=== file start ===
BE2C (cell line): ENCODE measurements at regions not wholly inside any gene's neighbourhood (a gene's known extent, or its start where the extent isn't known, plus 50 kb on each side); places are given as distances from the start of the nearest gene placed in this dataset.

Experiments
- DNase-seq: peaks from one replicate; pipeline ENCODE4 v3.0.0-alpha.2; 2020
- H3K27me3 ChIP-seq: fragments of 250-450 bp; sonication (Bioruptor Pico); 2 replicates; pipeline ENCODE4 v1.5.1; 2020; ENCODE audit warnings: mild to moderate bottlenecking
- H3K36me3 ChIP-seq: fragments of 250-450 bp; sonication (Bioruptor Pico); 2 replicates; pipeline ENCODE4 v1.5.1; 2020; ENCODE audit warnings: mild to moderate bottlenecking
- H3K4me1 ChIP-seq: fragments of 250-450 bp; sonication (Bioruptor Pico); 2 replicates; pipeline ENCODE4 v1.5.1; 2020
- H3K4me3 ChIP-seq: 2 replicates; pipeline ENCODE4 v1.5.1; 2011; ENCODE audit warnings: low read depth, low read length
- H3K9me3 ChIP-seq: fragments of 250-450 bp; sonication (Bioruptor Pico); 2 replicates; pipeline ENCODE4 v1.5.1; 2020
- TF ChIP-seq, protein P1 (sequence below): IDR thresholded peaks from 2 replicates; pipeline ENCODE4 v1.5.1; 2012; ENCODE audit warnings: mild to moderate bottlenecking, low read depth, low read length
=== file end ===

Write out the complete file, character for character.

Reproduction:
BE2C (cell line): ENCODE measurements at regions not wholly inside any gene's neighbourhood (a gene's known extent, or its start where the extent isn't known, plus 50 kb on each side); places are given as distances from the start of the nearest gene placed in this dataset.

Experiments
- DNase-seq: peaks from one replicate; pipeline ENCODE4 v3.0.0-alpha.2; 2020
- H3K27me3 ChIP-seq: fragments of 250-450 bp; sonication (Bioruptor Pico); 2 replicates; pipeline ENCODE4 v1.5.1; 2020; ENCODE audit warnings: mild to moderate bottlenecking
- H3K36me3 ChIP-seq: fragments of 250-450 bp; sonication (Bioruptor Pico); 2 replicates; pipeline ENCODE4 v1.5.1; 2020; ENCODE audit warnings: mild to moderate bottlenecking
- H3K4me1 ChIP-seq: fragments of 250-450 bp; sonication (Bioruptor Pico); 2 replicates; pipeline ENCODE4 v1.5.1; 2020
- H3K4me3 ChIP-seq: 2 replicates; pipeline ENCODE4 v1.5.1; 2011; ENCODE audit warnings: low read depth, low read length
- H3K9me3 ChIP-seq: fragments of 250-450 bp; sonication (Bioruptor Pico); 2 replicates; pipeline ENCODE4 v1.5.1; 2020
- TF ChIP-seq, protein P1 (sequence below): IDR thresholded peaks from 2 replicates; pipeline ENCODE4 v1.5.1; 2012; ENCODE audit warnings: mild to moderate bottlenecking, low read depth, low read length